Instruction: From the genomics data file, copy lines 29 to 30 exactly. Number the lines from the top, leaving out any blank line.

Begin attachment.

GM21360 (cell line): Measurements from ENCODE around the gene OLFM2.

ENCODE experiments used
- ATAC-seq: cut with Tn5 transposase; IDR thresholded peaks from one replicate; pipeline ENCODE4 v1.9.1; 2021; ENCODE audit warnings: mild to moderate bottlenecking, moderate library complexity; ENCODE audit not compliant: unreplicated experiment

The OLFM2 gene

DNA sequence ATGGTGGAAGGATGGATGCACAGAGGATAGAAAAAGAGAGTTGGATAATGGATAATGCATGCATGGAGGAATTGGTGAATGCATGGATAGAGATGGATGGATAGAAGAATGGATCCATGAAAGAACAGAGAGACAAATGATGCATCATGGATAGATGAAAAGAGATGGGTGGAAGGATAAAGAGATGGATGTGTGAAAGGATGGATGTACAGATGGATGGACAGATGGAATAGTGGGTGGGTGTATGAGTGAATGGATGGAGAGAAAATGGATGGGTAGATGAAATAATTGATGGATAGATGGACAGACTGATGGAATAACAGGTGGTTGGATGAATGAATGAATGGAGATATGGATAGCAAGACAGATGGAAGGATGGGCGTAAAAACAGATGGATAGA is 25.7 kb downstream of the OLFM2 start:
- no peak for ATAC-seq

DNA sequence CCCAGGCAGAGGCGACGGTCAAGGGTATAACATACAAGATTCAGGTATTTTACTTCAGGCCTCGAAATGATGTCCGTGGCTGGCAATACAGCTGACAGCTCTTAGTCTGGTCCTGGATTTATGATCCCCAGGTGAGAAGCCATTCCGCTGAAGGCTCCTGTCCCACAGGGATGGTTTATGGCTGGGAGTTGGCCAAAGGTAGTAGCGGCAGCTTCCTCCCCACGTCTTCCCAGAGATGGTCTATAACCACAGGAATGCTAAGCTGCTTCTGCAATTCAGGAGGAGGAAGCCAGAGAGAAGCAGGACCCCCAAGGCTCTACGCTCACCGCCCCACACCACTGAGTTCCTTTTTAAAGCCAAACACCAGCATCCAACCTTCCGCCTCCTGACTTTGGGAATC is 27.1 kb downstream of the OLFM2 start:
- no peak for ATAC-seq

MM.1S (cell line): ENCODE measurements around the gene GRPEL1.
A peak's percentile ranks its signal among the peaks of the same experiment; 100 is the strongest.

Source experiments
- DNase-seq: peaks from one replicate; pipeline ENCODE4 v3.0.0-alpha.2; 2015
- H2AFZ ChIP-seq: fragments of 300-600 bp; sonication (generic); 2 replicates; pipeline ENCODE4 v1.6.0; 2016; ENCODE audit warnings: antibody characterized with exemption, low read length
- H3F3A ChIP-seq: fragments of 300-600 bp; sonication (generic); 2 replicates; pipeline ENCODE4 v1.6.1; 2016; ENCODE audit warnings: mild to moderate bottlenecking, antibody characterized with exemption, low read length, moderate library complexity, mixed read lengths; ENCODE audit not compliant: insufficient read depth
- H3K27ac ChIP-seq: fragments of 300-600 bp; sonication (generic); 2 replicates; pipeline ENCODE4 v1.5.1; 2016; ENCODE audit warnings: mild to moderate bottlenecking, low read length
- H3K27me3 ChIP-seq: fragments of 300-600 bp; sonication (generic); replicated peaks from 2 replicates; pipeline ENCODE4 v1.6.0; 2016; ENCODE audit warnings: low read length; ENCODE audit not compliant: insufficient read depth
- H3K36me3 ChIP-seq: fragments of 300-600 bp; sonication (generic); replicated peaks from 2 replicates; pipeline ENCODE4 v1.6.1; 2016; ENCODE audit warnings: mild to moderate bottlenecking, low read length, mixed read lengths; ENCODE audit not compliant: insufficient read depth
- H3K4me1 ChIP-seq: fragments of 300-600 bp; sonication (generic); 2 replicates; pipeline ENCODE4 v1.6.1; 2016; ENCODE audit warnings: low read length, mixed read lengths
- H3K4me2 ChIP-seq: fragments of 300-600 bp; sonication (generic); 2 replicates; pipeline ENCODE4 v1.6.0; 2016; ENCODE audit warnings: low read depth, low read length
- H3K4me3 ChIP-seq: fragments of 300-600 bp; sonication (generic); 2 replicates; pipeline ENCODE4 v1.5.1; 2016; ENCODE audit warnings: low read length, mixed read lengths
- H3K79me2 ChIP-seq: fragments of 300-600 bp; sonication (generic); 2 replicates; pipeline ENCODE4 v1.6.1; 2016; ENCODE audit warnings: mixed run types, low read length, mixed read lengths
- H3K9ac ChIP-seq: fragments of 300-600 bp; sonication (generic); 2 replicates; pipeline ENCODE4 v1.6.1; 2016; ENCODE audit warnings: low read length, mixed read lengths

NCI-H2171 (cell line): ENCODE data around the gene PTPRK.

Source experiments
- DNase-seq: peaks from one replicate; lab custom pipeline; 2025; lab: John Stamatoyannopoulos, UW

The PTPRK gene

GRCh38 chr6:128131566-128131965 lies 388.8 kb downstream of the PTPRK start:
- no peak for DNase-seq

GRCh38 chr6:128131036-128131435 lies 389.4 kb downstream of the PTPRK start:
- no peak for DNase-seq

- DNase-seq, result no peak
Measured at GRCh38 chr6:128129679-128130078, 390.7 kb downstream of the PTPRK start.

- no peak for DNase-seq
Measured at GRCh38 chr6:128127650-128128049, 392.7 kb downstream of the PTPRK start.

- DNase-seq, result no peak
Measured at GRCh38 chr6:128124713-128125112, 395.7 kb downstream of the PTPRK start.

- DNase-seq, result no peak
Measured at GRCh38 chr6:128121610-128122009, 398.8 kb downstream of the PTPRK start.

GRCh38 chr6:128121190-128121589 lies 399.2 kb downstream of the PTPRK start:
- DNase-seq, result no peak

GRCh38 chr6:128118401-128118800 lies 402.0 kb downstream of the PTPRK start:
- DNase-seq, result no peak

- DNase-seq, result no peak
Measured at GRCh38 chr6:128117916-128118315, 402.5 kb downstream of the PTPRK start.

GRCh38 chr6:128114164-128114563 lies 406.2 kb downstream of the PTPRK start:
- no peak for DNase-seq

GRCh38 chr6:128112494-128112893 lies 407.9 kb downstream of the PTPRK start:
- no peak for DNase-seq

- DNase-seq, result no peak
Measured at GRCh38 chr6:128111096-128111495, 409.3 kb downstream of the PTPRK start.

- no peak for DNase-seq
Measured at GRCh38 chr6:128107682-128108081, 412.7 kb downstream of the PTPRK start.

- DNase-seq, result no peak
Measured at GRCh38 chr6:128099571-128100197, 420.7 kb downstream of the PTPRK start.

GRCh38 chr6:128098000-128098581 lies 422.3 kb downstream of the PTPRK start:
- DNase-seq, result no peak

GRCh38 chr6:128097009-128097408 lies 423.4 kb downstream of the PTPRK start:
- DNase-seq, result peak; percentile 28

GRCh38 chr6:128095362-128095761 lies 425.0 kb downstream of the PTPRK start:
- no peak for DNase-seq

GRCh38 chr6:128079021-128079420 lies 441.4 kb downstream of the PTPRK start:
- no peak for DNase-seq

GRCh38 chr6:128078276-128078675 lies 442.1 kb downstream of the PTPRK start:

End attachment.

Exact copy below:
GRCh38 chr6:128131036-128131435 lies 389.4 kb downstream of the PTPRK start:
- no peak for DNase-seq